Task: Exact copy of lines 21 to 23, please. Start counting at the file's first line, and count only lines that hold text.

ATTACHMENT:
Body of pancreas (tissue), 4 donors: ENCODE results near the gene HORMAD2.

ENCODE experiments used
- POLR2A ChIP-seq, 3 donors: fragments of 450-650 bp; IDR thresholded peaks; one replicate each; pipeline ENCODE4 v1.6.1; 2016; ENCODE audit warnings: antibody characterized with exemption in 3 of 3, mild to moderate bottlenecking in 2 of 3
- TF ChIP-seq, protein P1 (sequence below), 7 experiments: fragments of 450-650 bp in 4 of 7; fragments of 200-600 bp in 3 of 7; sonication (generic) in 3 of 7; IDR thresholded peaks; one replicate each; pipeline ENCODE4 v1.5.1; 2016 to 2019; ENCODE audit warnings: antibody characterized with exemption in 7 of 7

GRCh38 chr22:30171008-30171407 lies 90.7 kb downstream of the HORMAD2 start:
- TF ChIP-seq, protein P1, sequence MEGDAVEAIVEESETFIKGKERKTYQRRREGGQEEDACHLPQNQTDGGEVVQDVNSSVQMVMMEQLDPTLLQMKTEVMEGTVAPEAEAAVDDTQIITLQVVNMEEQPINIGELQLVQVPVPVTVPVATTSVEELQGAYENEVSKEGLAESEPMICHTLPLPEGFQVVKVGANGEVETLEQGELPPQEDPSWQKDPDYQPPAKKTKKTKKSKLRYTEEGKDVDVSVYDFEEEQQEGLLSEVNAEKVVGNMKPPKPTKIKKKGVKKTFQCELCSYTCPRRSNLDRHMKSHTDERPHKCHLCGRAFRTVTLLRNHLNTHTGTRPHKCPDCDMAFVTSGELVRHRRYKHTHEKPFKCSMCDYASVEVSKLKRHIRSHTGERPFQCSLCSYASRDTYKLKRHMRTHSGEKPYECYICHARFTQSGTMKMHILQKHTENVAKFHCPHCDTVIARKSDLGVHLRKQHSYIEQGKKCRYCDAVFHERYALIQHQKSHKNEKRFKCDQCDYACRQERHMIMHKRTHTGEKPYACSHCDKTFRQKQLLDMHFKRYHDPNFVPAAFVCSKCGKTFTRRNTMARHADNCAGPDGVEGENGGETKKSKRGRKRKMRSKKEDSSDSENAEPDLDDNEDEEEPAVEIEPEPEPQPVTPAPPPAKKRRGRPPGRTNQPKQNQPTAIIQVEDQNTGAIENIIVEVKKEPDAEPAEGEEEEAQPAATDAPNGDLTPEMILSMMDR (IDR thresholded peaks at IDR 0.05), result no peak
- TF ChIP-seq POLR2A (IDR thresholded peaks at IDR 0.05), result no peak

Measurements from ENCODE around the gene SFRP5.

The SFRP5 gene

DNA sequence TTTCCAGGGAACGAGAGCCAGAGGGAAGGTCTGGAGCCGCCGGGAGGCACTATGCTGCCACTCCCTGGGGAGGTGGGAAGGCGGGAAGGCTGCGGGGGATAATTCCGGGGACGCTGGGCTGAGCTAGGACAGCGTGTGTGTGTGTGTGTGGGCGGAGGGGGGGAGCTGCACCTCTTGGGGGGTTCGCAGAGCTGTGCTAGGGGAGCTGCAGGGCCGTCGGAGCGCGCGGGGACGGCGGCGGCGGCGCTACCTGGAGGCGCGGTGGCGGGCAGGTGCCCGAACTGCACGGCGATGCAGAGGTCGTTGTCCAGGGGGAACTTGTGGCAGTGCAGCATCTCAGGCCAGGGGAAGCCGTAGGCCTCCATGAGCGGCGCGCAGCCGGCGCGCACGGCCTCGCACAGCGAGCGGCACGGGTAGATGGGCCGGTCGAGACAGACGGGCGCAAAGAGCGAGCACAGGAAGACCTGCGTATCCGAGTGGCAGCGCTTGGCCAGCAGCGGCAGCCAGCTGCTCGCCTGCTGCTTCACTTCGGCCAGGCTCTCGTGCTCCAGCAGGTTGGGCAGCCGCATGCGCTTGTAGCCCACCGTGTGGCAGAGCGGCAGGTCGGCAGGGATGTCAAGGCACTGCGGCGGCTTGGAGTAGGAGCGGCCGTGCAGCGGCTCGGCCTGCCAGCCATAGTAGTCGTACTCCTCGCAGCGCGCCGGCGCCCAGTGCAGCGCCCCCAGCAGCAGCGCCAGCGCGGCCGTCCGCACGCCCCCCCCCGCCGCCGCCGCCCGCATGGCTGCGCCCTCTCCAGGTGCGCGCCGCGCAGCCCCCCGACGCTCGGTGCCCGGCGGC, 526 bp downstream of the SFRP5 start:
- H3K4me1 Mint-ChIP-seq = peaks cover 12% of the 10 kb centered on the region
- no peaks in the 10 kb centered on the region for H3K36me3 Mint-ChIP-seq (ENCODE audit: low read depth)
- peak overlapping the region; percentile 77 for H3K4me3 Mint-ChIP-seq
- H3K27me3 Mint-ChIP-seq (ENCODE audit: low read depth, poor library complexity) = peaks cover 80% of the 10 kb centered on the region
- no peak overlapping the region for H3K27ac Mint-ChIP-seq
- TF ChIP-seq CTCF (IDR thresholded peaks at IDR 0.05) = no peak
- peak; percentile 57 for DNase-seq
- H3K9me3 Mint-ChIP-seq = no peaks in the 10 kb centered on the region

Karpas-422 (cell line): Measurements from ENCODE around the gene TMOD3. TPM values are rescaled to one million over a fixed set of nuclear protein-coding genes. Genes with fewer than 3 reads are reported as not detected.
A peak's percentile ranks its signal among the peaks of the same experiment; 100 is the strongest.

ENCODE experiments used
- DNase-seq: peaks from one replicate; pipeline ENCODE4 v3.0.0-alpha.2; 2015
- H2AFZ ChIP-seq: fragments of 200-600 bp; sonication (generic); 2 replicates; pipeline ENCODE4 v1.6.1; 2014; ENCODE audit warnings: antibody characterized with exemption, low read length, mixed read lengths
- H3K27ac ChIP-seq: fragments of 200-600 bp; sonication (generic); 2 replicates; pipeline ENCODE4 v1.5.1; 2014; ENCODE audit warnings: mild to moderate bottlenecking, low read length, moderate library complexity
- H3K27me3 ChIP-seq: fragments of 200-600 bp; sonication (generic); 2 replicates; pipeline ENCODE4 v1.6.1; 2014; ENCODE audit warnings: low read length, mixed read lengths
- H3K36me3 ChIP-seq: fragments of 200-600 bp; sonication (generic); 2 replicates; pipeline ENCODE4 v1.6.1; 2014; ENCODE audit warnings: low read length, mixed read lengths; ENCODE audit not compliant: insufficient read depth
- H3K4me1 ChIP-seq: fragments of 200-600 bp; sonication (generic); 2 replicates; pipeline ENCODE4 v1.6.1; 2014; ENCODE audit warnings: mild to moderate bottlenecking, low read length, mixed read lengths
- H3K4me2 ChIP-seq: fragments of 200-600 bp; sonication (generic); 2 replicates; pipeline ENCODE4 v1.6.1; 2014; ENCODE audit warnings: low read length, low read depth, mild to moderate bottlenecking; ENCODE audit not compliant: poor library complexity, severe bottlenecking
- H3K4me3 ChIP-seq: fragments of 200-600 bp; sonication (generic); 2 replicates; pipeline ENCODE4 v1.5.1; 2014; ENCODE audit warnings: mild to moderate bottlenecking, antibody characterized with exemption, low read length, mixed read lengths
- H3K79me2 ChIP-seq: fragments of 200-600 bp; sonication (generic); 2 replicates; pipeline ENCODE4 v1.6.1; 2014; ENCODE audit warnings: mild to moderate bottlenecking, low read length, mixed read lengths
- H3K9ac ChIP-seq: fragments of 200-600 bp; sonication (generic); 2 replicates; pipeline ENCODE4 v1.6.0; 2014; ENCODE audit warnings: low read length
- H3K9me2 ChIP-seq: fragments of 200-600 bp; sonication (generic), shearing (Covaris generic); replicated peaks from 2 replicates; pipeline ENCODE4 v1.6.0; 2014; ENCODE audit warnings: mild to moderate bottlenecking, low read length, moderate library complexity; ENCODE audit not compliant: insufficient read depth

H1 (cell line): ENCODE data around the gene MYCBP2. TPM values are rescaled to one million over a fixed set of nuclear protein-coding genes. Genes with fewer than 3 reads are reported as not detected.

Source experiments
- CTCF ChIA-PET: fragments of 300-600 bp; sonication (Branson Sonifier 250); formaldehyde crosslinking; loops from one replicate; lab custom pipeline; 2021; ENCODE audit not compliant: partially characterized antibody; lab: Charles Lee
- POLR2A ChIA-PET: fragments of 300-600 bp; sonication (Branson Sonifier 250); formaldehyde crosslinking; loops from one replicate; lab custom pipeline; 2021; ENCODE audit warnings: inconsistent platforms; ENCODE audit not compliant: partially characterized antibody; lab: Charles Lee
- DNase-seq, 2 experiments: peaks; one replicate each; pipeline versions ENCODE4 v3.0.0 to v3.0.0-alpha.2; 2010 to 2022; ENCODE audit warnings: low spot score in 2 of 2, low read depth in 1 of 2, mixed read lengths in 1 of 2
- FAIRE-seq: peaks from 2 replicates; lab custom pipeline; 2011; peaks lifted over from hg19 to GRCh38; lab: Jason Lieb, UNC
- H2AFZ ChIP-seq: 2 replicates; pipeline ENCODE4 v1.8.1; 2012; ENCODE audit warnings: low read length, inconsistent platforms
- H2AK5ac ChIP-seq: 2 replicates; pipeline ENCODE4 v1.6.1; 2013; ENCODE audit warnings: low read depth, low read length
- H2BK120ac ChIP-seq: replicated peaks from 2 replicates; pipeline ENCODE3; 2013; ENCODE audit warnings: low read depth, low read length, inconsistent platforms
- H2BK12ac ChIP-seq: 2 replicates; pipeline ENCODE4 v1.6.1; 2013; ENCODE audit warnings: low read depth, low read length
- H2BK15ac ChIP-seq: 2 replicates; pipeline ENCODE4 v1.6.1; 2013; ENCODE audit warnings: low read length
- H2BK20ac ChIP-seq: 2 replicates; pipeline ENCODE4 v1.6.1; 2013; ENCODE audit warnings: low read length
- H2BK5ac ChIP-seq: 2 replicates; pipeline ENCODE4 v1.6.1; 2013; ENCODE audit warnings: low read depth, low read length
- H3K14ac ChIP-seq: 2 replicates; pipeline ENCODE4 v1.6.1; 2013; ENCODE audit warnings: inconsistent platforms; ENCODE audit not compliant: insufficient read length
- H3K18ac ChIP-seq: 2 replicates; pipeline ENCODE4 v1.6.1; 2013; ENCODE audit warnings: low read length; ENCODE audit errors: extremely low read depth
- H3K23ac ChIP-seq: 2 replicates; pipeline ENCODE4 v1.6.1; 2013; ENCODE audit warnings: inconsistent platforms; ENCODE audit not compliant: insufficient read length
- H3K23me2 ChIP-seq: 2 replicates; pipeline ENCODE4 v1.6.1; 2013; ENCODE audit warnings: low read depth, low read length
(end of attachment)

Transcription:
ENCODE experiments used
- DNase-seq: peaks from one replicate; pipeline ENCODE4 v3.0.0-alpha.2; 2015
- H2AFZ ChIP-seq: fragments of 200-600 bp; sonication (generic); 2 replicates; pipeline ENCODE4 v1.6.1; 2014; ENCODE audit warnings: antibody characterized with exemption, low read length, mixed read lengths